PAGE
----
The Relationship between Happiness and Pleasure

Nov 22, 2018

The Relationship between Happiness and Pleasure

People frequently ask me what’s the difference between happiness and pleasure? Aren’t they the same? I’ve thought about this a lot and my off the cuff answer is “No.” They interrelated, but not the same. Here’s some of my thoughts on why.

Happiness is an emotion; pleasure is about experience – inner and outer - and actions. Happiness can be a result of engaging in what’s pleasurable. Additionally, when we’re feeling happy, it usually registers in our bodies as a pleasurable experience. Also, pleasure is most frequently related to sensory experiences, while with happiness that may not be necessary. Might I say happiness begets pleasure, and pleasure encourages happiness?

What Happiness and Pleasure Have in Common

What happiness and pleasure share in common is that you don’t necessarily have to like everything about a situation to have pleasure or feel happy. For instance, this past Saturday I cleaned out my basement with a friend. Morale and practical support was necessary! We made order from chaos. In the hours spent pitching and sorting I really wasn’t enjoying myself, but now every time I go down there, I feel elated – happy – very pleased! It’s a pleasure to see the space all tidy and orderly, and to be able to find what I need easily. It was so worth the afternoon’s energy output.

Similarly, changing a habit that doesn’t serve you, such as forgoing the slice of chocolate cake, can in the moment feel really hard, but as your body starts to feel lighter and less achy – you’re happy and maybe finding pleasure in doing something consistently; something that feels constructive and truly good for you. To grow and develop is one of the things I call, “a doorway to pleasure”. It’s pleasurable to feel the potential and reality of change; being stretched by our efforts and learning new ways.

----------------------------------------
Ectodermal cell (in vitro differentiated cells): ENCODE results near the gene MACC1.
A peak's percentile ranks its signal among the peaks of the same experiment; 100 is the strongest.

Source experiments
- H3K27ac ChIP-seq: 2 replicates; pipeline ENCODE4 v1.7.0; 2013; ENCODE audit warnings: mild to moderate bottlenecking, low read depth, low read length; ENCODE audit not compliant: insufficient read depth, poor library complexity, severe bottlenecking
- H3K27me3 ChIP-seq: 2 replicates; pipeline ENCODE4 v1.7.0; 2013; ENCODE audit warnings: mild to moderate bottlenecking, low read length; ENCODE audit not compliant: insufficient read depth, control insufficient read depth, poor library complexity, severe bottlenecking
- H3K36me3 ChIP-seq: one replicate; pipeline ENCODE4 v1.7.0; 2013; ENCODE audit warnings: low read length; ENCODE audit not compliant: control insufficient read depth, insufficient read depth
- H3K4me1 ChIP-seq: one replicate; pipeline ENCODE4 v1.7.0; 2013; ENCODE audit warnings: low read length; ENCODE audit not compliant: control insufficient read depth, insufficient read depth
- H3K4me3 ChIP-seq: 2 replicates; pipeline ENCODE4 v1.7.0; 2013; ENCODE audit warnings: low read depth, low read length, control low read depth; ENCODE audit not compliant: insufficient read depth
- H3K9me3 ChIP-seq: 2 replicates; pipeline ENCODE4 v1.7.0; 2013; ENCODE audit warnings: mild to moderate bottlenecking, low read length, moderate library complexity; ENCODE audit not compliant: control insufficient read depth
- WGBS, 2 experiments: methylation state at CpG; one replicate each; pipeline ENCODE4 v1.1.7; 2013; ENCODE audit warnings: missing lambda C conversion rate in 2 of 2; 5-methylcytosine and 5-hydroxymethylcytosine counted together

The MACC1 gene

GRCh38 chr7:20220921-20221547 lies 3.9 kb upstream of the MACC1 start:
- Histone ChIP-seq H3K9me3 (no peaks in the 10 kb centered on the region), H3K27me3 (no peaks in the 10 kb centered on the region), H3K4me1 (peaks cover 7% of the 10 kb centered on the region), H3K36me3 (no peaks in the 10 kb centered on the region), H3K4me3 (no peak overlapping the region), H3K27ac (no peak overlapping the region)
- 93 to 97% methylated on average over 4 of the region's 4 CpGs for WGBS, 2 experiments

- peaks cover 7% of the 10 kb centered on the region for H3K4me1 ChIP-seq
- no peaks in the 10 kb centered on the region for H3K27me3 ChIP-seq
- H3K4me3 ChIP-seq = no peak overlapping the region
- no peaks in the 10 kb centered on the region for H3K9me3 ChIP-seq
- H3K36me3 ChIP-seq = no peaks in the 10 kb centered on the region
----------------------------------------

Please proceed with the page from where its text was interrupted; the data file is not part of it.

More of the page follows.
Hector and His Pursuit of Happiness

Related to this topic, this fall I came upon a little sleeper of a movie called Hector and His Pursuit of Happiness. I really loved it. Hector is a young, nerdy, disenchanted psychiatrist living in London with his beautiful girlfriend, Clara. From the outside, they appear to have everything one could want, but Hector realizes he’s not happy nor does he have any idea how to help his patients be happy. So, he flings himself out into the world to find out what brings people happiness.

Hector has many harrowing experiences. He tries on some common pursuits he thinks might bring him happiness, but don’t. He meets amazing and unexpected teachers, learns a lot about himself, and returns home from his hero’s journey with peace and joy in his heart.

Hector is a prime example of my principles of pleasure – he took risks and got out of a box that was too comfortable, familiar, and way too small for him. He was open, followed his instincts and curiosity. Through his harrowing experiences he becomes undefended with life, and his heart opens to everything around him.

Now my one critique of the film is that the portion shot in Africa unfortunately presents an all too familiar and negative stereotype of that continent. Africa can be the scenario Hector finds himself in, but it is also so much more, in its vibrant and unique expression of humanity. It doesn’t serve anyone to perpetuate the negative stereotype.

Have You Set a Glass Ceiling on Your Pleasure Capacity?

Another thing pleasure and happiness have in common is you often a set glass ceiling on how much you’re allowed to have. The desire to have pleasure and be happy is a very healthy impulse. But you may feel undeserving or fear standing out too much if you increasingly live in the zone of happiness. This is the case, especially if those around you are really struggling or suffering.

In response to this dilemma I say, “Choose Pleasure – It’s a Radical Act! Those who make the pleasure choice are supporting an evolutionary movement towards ease, sense of safety, relaxation, creativity, and joy – what I call the “hallmarks of pleasure.” Collectively, we need to move out of a mindset of life as suffering and struggle.

When in doubt ask yourself, “What would Hector do?” Fling yourself into the abyss of uncertainly and challenge, to discover with wonder – you’ve landed in the zone of pleasure and happiness.

I’d love to hear your thoughts on this relationship between happiness and pleasure. Drop me a note and tell me what you think. 

Next entry: Our Complex Relationship with Pleasure

Previous entry: The Choice of Pleasure

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